God’s eternal presence.

God promises to “never leave you nor forsake you” (Heb. 13:5). He will never forget you. He will always provide a way out, even if that way out requires you to suffer at first. God is always with us, but sometimes he allows things to happen to turn our hearts back to him. Perhaps that’s you. Maybe Jesus is trying to get your attention; maybe God’s pulling on those reins in your life. Or maybe God is pointing out something you’ve held onto for far too long. For instance, that bitterness that resides in the back of your heart, or that secret sin that you keep holding onto, or that greed or envy you feel for your friend or peer, or that pride you keep feeding.

No matter your situation, regardless of your circumstances, God wants you to see that there’s forgiving grace waiting for you. His mercy and love will pardon your sin and absolve your guilt. With God, there is freedom from sin, freedom from the dread and the grief and the shame. Yes, with God, there is always hope, there is always forgiveness! As C. S. Lewis so notes,4 “The great thing to remember is that though our feelings come and go God’s love for us does not.” Though we fail and falter often — everyday even — God does not. He never fails, he never falters, he never wavers in his loving, gracious disposition towards us. His love is relentless, his grace overflowing, and his forgiveness unceasing.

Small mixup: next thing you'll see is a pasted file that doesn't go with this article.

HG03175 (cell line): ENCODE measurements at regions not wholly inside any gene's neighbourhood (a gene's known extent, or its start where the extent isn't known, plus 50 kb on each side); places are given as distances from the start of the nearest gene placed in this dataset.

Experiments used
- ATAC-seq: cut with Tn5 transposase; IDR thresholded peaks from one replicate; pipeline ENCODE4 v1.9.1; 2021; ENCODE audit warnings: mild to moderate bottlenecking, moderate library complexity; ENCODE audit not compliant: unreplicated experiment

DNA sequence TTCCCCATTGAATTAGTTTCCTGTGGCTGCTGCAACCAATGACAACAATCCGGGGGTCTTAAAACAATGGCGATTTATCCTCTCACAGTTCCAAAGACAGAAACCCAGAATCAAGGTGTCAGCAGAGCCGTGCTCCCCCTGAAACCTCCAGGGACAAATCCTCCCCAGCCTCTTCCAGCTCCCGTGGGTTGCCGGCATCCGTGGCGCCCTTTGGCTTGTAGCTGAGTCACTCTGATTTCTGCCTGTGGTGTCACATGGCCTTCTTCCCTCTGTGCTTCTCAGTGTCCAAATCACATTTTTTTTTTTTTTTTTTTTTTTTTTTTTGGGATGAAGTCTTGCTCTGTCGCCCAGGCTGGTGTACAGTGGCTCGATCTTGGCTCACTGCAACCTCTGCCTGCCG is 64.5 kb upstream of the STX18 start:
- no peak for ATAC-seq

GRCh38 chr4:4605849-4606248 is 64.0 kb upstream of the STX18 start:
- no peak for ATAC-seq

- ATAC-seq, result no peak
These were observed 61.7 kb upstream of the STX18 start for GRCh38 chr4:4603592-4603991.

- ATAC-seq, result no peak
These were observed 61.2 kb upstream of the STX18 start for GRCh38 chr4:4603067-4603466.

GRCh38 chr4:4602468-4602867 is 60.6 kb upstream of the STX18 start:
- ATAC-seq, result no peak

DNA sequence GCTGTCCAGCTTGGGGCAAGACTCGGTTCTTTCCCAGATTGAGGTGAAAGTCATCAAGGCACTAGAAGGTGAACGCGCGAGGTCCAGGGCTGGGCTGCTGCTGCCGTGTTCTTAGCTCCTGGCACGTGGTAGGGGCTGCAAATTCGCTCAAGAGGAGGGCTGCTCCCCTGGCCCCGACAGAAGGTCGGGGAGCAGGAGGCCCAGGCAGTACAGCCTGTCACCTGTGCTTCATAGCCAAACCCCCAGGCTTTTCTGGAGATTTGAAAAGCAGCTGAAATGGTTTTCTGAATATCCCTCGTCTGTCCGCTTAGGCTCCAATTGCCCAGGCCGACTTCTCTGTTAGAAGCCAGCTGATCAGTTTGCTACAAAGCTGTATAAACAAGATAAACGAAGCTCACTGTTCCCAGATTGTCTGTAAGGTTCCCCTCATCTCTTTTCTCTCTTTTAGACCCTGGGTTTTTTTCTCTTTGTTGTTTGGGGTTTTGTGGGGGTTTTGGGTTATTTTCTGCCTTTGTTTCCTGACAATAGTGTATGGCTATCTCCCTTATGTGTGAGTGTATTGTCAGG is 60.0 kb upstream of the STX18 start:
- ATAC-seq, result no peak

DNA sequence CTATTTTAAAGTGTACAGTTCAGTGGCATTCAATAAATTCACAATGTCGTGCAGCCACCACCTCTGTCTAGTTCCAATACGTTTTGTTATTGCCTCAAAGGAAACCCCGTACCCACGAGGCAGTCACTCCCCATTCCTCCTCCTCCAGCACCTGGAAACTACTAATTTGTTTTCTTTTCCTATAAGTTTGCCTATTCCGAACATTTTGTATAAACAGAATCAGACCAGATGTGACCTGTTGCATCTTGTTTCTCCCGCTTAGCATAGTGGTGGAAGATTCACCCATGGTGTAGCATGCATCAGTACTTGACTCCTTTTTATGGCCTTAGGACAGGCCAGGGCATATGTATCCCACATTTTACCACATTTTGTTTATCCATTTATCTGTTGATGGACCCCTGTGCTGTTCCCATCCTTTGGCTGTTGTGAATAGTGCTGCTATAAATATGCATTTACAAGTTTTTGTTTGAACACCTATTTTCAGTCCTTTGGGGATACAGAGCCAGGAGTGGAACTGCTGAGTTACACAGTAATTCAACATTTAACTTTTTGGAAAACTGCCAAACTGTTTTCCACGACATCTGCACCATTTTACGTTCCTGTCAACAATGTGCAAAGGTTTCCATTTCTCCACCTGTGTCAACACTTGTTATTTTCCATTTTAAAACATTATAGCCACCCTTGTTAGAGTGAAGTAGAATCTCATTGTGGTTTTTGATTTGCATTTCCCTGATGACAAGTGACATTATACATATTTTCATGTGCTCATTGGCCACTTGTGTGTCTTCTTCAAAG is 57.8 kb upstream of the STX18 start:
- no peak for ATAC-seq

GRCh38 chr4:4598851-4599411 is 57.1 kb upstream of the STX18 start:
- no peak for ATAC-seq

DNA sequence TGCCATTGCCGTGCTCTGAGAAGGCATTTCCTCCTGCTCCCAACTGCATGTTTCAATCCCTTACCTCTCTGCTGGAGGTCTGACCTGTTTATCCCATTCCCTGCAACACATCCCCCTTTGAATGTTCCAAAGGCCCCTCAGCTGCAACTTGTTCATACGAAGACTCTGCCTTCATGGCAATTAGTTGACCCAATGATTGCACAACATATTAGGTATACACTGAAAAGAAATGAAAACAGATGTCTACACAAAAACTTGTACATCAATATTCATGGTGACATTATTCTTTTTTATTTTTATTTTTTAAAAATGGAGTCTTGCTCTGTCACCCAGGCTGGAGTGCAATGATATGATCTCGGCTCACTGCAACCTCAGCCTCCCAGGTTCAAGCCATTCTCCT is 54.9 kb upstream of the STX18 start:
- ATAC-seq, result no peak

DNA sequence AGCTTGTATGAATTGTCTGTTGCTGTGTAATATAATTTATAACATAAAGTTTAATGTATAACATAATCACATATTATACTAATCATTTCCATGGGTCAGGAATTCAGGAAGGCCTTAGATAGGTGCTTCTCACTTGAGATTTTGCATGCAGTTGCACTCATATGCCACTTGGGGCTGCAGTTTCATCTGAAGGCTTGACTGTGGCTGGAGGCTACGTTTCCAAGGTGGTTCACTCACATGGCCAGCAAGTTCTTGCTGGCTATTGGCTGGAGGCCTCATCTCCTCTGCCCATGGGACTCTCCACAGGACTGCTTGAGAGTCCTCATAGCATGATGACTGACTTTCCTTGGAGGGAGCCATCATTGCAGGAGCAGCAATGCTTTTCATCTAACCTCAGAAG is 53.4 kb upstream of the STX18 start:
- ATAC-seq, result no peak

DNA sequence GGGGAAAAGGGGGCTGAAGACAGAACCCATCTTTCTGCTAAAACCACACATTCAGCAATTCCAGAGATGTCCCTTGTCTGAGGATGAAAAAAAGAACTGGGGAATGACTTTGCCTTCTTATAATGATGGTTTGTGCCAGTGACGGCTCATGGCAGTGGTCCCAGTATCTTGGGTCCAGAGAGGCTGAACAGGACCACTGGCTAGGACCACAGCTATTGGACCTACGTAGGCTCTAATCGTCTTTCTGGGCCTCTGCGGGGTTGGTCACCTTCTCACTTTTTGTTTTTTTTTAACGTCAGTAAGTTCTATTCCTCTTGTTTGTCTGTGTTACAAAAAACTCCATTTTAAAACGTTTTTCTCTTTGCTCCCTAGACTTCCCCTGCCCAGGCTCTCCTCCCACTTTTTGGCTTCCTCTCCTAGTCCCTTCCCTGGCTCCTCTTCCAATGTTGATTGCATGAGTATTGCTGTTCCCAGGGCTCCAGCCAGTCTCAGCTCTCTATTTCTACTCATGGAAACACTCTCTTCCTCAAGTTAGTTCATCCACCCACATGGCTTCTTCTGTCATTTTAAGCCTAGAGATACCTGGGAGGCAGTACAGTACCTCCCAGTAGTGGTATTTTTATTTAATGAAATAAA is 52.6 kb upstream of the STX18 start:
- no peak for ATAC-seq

Be glad in the Lord, and rejoice, O righteous, and shout for joy, all you upright in heart! (Ps. 32:11)

The gospel is a joyous thing. Experiencing the cleansing and the forgiveness of God through his grace and mercy is cause for everyone to “shout for joy!” Christians can rejoice in the unrestrained favor and forgiveness of the Almighty Father. God has provided a way to be renewed, to be made whole again, and to be released from the mire of sin, and all that’s required is repentance and penitence. Humbling acknowledging our desperation puts us in prime position for the hand of grace, the eyes of mercy. Love and forgiveness are waiting for you — they’ve been there all along. This is Jesus, our Advocate, our Substitute, our Deliverer. This is beautiful forgiveness.


Charles Spurgeon, The Treasury of David, Vols. 1–3 (Peabody, MA: Hendrickson, 1988), 1.2.84.


Spurgeon, 1.2.84.


Spurgeon, 1.2.85.


C. S. Lewis, Mere Christianity (New York: HarperOne, 2001), 133.